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      The ABC gene family in arthropods: comparative genomics and role in insecticide transport and resistance.

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          Abstract

          About a 100 years ago, the Drosophila white mutant marked the birth of Drosophila genetics. The white gene turned out to encode the first well studied ABC transporter in arthropods. The ABC gene family is now recognized as one of the largest transporter families in all kingdoms of life. The majority of ABC proteins function as primary-active transporters that bind and hydrolyze ATP while transporting a large diversity of substrates across lipid membranes. Although extremely well studied in vertebrates for their role in drug resistance, less is known about the role of this family in the transport of endogenous and exogenous substances in arthropods. The ABC families of five insect species, a crustacean and a chelicerate have been annotated in some detail. We conducted a thorough phylogenetic analysis of the seven arthropod and human ABC protein subfamilies, to infer orthologous relationships that might suggest conserved function. Most orthologous relationships were found in the ABCB half transporter, ABCD, ABCE and ABCF subfamilies, but specific expansions within species and lineages are frequently observed and discussed. We next surveyed the role of ABC transporters in the transport of xenobiotics/plant allelochemicals and their involvement in insecticide resistance. The involvement of ABC transporters in xenobiotic resistance in arthropods is historically not well documented, but an increasing number of studies using unbiased differential gene expression analysis now points to their importance. We give an overview of methods that can be used to link ABC transporters to resistance. ABC proteins have also recently been implicated in the mode of action and resistance to Bt toxins in Lepidoptera. Given the enormous interest in Bt toxicology in transgenic crops, such findings will provide an impetus to further reveal the role of ABC transporters in arthropods.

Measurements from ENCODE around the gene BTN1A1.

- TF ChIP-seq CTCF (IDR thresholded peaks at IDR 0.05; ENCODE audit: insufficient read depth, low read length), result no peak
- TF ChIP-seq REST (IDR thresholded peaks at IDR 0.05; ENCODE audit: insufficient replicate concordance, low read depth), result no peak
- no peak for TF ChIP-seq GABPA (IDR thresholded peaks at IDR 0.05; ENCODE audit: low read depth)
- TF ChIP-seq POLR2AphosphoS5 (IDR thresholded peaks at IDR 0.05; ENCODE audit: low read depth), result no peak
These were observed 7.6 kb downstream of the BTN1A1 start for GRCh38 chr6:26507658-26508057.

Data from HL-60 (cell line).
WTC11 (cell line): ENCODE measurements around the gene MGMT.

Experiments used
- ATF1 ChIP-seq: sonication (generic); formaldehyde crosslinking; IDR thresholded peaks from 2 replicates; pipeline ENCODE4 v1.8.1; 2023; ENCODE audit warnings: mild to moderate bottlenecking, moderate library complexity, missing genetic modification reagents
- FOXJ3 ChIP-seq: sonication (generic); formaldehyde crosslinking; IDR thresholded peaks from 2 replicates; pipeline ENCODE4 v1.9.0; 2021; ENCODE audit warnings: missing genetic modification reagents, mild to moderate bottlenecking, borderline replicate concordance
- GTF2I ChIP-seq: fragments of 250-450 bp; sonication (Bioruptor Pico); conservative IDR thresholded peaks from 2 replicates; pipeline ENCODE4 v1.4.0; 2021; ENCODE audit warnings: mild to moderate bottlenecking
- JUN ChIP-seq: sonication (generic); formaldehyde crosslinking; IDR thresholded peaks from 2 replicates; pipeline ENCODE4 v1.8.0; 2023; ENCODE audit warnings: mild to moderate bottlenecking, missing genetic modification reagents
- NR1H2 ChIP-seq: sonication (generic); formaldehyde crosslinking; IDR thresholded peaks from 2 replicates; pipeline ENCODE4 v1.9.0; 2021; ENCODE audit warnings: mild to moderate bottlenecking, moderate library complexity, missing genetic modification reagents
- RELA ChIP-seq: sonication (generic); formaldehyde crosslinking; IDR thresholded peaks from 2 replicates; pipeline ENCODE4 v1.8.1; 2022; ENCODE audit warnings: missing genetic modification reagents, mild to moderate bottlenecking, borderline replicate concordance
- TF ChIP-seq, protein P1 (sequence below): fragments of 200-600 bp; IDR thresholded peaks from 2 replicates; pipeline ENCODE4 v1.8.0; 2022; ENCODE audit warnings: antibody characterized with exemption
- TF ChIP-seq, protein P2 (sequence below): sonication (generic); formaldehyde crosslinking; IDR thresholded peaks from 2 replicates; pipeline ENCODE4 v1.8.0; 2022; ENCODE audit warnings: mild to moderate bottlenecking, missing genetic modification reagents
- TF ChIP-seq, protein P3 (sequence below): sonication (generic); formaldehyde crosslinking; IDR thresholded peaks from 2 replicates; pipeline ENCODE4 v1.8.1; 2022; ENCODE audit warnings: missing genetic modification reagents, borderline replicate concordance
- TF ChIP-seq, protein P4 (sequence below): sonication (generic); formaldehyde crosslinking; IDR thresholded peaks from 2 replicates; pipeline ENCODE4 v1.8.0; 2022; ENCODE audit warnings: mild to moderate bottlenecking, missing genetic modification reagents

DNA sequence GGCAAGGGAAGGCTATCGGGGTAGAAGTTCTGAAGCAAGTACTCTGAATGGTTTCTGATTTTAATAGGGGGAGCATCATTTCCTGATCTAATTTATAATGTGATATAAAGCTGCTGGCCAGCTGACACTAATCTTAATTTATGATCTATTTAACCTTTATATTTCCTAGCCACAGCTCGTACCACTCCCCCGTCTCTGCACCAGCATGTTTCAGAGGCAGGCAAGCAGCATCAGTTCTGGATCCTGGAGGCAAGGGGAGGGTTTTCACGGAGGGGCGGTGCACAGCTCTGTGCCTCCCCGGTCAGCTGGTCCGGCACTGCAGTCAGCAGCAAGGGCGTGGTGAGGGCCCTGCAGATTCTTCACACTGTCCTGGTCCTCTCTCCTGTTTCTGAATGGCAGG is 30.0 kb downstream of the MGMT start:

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          Author and article information

          Journal
          Insect Biochem Mol Biol
          Insect biochemistry and molecular biology
          Elsevier BV
          1879-0240
          0965-1748
          Feb 2014
          : 45
          Affiliations
          [1 ] Laboratory of Agrozoology, Department of Crop Protection, Faculty of Bioscience Engineering, Ghent University, Coupure Links 653, B-9000 Ghent, Belgium. Electronic address: wannes.dermauw@ugent.be.
          [2 ] Laboratory of Agrozoology, Department of Crop Protection, Faculty of Bioscience Engineering, Ghent University, Coupure Links 653, B-9000 Ghent, Belgium; Institute for Biodiversity and Ecosystem Dynamics, University of Amsterdam, Amsterdam, The Netherlands. Electronic address: thomas.vanleeuwen@ugent.be.
          Article
          S0965-1748(13)00195-1
          10.1016/j.ibmb.2013.11.001
          24291285
          41e4be80-0b32-41bd-b294-e3c692933e08
          Copyright © 2014 The Authors. Published by Elsevier Ltd.. All rights reserved.
          History

          Allelochemicals,Arthropoda,BCRP,Bt toxins,Detoxification,MDR,MRP,Multidrug resistance,P-gp,Phase III,Primary carriers,SUR,Traffic ATPases

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